Playing No Limit Hold 'Em is different than Limit

All In
Image by banspy via Flickr

I am alternating my card playing between No Limit and Limit Hold ‘Em cash games lately. I am pretty much aware of the differences between the two games.

In Limit, you can control the betting on marginal hands by calling or folding. In No Limit, you need to be careful what you call because you could be reaching a point of no return by calling raises that will eventually put you all in for your entire stack. By just calling a 3/4 pot size bet pre-flop, flop, turn and river you are basically all in.  If you have more than 1/2 your stack in the middle, it is almost always the right thing to move all in or call an all in raise in the hopes you will win the hand. Your pot odds are so great that even a bad hand should call based on the math. And if you are wrong, poof goes your stack.

According to the latest book I am reading, you should constantly be evaluating what you think your opponents hands are, even if you have already folded. Now, the book did not say how many hands you should see, but based on experience of late, I am thinking that you should see a couple of dozen hands played by an opponent before you can even start to know how and what your opponent might play.

In one session, I thought I noticed an opponent make plays and show down just high cards to win a pot against another player who had lower high cards. Neither one of them had a pair or even made a pair after the flop, turn and river. Armed with that knowledge, I opened the pot for four BB (big blinds), which was a pretty standard bet at this table. I had an AQ suited. All but the loose opponent folded and he re-raised me by four BB and I called. The flop was 7 J 3 with one heart to my flush draw. Now at this point in the hand I already had more than 1/3 of my chips in the middle. I checked and he bet half the pot. I still had nothing but two higher cards than the flop but I thought that I knew my opponents range and I called. The turn was a 2. At this point most of my stack was in the pot and I shoved with nothing or air as it is called and he called and turned over two Jacks for three of a kind. I was drawing dead as they say.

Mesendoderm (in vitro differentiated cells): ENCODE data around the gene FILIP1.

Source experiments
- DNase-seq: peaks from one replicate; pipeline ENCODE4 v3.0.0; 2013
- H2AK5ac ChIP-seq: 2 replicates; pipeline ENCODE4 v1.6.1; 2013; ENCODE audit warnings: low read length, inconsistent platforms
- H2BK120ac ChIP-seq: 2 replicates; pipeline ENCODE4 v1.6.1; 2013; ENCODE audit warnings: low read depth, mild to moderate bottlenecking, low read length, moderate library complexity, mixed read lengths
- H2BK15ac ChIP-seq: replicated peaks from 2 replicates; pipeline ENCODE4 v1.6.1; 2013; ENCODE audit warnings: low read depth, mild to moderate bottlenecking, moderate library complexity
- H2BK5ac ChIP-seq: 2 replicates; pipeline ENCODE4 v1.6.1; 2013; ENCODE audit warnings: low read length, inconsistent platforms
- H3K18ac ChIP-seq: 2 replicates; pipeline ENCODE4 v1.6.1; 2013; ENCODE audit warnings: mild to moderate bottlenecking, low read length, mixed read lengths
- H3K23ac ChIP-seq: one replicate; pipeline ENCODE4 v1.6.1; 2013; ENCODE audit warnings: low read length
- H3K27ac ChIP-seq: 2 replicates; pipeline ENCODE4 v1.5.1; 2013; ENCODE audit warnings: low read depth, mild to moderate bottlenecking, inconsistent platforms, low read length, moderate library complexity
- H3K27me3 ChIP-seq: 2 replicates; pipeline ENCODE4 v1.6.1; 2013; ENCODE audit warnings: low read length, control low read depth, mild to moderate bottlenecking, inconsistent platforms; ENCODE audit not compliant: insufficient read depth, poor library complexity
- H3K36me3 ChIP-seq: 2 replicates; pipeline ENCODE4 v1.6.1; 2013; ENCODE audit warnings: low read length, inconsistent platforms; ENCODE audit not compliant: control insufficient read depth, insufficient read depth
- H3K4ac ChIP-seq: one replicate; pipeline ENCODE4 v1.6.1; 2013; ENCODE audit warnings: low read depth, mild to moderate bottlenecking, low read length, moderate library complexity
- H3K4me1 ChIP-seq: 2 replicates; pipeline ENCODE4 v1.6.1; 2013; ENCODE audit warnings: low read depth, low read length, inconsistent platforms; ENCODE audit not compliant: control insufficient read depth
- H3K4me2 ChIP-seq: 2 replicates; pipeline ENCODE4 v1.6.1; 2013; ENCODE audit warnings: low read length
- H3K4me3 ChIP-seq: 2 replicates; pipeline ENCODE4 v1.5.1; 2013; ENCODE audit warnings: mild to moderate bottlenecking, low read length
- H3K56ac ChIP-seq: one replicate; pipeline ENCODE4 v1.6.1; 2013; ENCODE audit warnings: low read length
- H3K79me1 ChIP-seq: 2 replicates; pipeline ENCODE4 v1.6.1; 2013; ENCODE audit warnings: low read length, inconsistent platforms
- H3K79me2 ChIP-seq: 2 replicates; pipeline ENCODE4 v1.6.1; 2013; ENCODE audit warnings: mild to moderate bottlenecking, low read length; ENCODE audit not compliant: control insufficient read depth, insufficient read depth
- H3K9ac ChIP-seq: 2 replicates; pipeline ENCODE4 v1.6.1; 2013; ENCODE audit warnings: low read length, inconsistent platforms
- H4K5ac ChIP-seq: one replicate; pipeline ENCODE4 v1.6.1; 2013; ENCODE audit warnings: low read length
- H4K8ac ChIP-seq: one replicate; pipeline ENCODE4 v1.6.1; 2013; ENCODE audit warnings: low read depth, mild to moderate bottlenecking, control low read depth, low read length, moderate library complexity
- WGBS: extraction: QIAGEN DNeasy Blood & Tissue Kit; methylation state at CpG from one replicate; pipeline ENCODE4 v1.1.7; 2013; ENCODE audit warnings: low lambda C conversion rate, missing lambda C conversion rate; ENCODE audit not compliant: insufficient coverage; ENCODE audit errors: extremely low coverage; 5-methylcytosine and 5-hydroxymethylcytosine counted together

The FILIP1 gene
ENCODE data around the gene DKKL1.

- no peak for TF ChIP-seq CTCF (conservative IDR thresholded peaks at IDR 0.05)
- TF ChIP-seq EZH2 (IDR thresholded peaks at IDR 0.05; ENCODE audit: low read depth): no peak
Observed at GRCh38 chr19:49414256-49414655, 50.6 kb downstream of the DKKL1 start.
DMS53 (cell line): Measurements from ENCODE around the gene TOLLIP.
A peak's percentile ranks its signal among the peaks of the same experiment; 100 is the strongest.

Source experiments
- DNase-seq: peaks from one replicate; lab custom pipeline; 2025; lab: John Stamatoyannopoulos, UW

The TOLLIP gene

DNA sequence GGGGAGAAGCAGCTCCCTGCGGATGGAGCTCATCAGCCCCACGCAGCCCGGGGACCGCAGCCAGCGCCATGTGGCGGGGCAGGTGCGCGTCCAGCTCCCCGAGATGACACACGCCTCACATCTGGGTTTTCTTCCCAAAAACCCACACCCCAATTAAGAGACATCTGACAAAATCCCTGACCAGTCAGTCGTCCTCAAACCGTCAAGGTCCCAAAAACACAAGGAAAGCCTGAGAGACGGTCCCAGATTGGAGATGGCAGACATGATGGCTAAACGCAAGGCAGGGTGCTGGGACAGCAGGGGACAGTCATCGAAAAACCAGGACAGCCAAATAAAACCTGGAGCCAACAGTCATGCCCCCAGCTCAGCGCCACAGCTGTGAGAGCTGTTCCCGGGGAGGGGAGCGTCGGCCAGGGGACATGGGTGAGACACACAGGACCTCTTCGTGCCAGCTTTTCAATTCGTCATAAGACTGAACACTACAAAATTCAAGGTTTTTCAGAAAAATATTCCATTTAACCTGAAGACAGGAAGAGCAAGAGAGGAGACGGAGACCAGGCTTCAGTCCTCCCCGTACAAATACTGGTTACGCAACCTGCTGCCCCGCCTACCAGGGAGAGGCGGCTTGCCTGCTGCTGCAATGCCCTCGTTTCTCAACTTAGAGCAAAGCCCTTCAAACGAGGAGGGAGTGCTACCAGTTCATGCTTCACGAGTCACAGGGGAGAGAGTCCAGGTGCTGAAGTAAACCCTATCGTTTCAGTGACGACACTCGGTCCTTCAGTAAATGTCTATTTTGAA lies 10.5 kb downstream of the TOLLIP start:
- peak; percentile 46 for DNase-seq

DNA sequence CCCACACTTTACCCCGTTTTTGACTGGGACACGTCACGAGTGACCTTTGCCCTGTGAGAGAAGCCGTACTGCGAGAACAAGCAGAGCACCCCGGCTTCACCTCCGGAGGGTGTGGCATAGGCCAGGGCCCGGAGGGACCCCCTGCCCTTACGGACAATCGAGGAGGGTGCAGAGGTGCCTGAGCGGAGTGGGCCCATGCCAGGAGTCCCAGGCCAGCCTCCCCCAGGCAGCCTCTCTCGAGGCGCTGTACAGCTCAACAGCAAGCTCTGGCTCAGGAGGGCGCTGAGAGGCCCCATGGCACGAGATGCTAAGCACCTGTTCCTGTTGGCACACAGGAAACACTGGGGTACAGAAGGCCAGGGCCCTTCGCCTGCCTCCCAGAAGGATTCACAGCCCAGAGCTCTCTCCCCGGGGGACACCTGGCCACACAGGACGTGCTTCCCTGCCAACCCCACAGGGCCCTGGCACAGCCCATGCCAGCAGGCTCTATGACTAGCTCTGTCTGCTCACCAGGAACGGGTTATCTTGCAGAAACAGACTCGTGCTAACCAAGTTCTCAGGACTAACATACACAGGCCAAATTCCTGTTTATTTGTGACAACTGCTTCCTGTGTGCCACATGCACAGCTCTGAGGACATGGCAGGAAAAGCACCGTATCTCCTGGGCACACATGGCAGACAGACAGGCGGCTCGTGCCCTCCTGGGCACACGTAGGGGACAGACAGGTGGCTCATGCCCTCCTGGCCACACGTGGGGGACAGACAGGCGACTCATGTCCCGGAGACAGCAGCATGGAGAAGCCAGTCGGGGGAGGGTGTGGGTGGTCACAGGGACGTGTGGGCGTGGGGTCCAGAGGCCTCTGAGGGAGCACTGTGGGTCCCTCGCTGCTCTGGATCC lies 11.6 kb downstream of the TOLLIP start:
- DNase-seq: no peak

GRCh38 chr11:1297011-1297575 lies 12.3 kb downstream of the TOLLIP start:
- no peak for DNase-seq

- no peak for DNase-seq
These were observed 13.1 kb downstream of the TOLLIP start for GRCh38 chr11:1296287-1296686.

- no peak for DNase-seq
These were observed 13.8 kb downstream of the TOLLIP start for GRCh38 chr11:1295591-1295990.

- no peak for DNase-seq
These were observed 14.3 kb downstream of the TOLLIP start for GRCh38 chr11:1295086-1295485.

Because I had not played long enough to really know this player, I had made some terrible judgment calls.

1. I really did not know the range of cards that this opponent would play.
2. I really did not have a hand strong enough to enter the pot with a raise.
3. I committed more to the pot than I should have after the flop when even a pair of twos might beat me.
4. I did not have any pot equity after the flop.

So I bought in again. This time I played extremely tight, playing premium pairs in position, limping and folding to raises on draws or small pocket pairs. This second session was more successful. I was able to increase my stack by 50% before leaving the table. When I committed my chips to the pot, I actually had a hand that I could  play.

Hopefully the lessons learned will carry forward.

Have you played No Limit cash games and totally misread your opponent? Did you let the loss effect your subsequent play? Were you able to learn from the experience and move forward?

Reblog this post [with Zemanta]

One thought on “Playing No Limit Hold 'Em is different than Limit

  1. Pingback: Playing No Limit Hold 'Em is different than Limit : DadsPokerBlog

Leave a Reply

Fill in your details below or click an icon to log in: Logo

You are commenting using your account. Log Out /  Change )

Google photo

You are commenting using your Google account. Log Out /  Change )

Twitter picture

You are commenting using your Twitter account. Log Out /  Change )

Facebook photo

You are commenting using your Facebook account. Log Out /  Change )

Connecting to %s